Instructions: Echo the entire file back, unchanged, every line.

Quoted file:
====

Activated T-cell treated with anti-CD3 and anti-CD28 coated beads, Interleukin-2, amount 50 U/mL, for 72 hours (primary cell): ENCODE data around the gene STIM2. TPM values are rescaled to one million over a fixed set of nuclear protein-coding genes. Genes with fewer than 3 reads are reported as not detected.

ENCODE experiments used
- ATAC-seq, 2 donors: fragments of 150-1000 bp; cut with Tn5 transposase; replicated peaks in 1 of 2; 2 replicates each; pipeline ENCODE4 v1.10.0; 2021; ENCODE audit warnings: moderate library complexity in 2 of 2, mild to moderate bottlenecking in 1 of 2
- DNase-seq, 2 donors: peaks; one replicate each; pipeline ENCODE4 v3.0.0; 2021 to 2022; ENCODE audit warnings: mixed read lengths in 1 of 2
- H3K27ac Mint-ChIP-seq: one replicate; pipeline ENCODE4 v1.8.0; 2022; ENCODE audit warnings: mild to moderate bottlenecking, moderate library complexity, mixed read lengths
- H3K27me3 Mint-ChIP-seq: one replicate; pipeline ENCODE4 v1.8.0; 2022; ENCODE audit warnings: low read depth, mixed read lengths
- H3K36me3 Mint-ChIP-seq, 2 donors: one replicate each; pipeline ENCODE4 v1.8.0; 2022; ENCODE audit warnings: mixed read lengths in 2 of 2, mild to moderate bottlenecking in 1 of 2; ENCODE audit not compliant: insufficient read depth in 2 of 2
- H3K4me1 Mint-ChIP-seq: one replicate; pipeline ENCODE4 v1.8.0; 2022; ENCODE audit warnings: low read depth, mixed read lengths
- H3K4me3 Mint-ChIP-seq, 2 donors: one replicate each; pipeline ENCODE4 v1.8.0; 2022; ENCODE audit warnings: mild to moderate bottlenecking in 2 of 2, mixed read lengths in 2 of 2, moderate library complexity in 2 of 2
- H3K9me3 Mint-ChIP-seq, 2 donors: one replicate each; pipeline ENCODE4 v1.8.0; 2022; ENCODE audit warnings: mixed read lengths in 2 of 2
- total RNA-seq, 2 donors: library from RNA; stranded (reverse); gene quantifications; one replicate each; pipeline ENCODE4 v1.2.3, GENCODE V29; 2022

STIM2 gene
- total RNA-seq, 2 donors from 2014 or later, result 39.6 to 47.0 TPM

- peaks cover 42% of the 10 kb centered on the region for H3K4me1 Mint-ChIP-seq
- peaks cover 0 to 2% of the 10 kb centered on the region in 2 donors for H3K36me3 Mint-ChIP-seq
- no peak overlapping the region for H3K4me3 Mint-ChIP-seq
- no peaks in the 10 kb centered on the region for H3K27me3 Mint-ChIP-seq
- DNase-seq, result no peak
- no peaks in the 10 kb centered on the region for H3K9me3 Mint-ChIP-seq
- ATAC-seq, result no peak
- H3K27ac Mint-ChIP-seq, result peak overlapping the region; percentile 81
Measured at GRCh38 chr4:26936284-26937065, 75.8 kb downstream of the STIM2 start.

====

Activated T-cell treated with anti-CD3 and anti-CD28 coated beads, Interleukin-2, amount 50 U/mL, for 72 hours (primary cell): ENCODE data around the gene STIM2. TPM values are rescaled to one million over a fixed set of nuclear protein-coding genes. Genes with fewer than 3 reads are reported as not detected.

ENCODE experiments used
- ATAC-seq, 2 donors: fragments of 150-1000 bp; cut with Tn5 transposase; replicated peaks in 1 of 2; 2 replicates each; pipeline ENCODE4 v1.10.0; 2021; ENCODE audit warnings: moderate library complexity in 2 of 2, mild to moderate bottlenecking in 1 of 2
- DNase-seq, 2 donors: peaks; one replicate each; pipeline ENCODE4 v3.0.0; 2021 to 2022; ENCODE audit warnings: mixed read lengths in 1 of 2
- H3K27ac Mint-ChIP-seq: one replicate; pipeline ENCODE4 v1.8.0; 2022; ENCODE audit warnings: mild to moderate bottlenecking, moderate library complexity, mixed read lengths
- H3K27me3 Mint-ChIP-seq: one replicate; pipeline ENCODE4 v1.8.0; 2022; ENCODE audit warnings: low read depth, mixed read lengths
- H3K36me3 Mint-ChIP-seq, 2 donors: one replicate each; pipeline ENCODE4 v1.8.0; 2022; ENCODE audit warnings: mixed read lengths in 2 of 2, mild to moderate bottlenecking in 1 of 2; ENCODE audit not compliant: insufficient read depth in 2 of 2
- H3K4me1 Mint-ChIP-seq: one replicate; pipeline ENCODE4 v1.8.0; 2022; ENCODE audit warnings: low read depth, mixed read lengths
- H3K4me3 Mint-ChIP-seq, 2 donors: one replicate each; pipeline ENCODE4 v1.8.0; 2022; ENCODE audit warnings: mild to moderate bottlenecking in 2 of 2, mixed read lengths in 2 of 2, moderate library complexity in 2 of 2
- H3K9me3 Mint-ChIP-seq, 2 donors: one replicate each; pipeline ENCODE4 v1.8.0; 2022; ENCODE audit warnings: mixed read lengths in 2 of 2
- total RNA-seq, 2 donors: library from RNA; stranded (reverse); gene quantifications; one replicate each; pipeline ENCODE4 v1.2.3, GENCODE V29; 2022

STIM2 gene
- total RNA-seq, 2 donors from 2014 or later, result 39.6 to 47.0 TPM

- peaks cover 42% of the 10 kb centered on the region for H3K4me1 Mint-ChIP-seq
- peaks cover 0 to 2% of the 10 kb centered on the region in 2 donors for H3K36me3 Mint-ChIP-seq
- no peak overlapping the region for H3K4me3 Mint-ChIP-seq
- no peaks in the 10 kb centered on the region for H3K27me3 Mint-ChIP-seq
- DNase-seq, result no peak
- no peaks in the 10 kb centered on the region for H3K9me3 Mint-ChIP-seq
- ATAC-seq, result no peak
- H3K27ac Mint-ChIP-seq, result peak overlapping the region; percentile 81
Measured at GRCh38 chr4:26936284-26937065, 75.8 kb downstream of the STIM2 start.